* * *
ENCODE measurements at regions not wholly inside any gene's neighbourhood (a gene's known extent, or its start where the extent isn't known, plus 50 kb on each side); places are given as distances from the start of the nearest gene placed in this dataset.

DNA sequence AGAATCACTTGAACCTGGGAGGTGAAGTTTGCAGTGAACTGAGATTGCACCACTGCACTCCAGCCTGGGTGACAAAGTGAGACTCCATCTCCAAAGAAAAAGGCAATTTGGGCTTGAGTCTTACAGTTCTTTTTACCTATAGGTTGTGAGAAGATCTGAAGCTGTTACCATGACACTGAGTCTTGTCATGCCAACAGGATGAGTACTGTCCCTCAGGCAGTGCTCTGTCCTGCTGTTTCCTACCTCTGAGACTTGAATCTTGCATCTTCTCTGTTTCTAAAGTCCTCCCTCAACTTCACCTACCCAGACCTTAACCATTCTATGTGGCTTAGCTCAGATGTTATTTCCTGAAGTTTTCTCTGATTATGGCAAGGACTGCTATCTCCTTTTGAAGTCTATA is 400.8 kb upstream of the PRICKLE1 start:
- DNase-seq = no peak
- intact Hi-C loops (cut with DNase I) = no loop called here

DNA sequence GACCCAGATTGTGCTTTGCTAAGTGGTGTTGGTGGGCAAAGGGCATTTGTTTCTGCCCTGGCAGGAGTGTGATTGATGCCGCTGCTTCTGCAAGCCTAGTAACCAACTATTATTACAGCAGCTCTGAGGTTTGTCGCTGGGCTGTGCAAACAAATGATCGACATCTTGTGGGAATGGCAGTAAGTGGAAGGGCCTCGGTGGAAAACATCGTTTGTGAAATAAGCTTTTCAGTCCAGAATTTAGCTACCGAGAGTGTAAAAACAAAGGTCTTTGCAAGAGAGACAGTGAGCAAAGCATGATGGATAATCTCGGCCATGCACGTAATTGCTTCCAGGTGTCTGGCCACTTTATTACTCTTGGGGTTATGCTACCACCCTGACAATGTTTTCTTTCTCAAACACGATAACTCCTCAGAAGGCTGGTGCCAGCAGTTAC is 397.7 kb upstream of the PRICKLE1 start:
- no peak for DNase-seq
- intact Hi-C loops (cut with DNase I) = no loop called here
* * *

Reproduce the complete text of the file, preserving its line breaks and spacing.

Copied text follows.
ENCODE measurements at regions not wholly inside any gene's neighbourhood (a gene's known extent, or its start where the extent isn't known, plus 50 kb on each side); places are given as distances from the start of the nearest gene placed in this dataset.

DNA sequence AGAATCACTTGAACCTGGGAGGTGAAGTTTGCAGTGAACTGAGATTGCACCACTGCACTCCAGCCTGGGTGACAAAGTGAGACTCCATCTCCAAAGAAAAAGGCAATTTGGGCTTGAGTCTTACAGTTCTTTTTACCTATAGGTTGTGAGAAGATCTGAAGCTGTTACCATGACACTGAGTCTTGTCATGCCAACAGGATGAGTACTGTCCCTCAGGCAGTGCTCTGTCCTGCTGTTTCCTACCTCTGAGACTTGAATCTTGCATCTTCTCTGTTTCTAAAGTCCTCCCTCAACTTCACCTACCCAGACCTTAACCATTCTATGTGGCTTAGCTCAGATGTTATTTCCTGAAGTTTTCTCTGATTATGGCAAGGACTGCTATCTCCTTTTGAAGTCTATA is 400.8 kb upstream of the PRICKLE1 start:
- DNase-seq = no peak
- intact Hi-C loops (cut with DNase I) = no loop called here

DNA sequence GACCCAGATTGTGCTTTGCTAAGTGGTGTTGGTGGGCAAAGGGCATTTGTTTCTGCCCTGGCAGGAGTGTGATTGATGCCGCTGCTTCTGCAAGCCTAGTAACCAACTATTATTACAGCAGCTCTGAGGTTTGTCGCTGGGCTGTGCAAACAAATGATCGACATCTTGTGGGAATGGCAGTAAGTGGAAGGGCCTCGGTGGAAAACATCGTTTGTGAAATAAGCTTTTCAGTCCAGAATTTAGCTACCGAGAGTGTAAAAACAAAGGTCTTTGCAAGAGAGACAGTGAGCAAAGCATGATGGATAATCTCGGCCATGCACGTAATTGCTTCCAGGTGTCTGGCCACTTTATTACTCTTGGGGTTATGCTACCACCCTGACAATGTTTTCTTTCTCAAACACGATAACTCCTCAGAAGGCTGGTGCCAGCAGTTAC is 397.7 kb upstream of the PRICKLE1 start:
- no peak for DNase-seq
- intact Hi-C loops (cut with DNase I) = no loop called here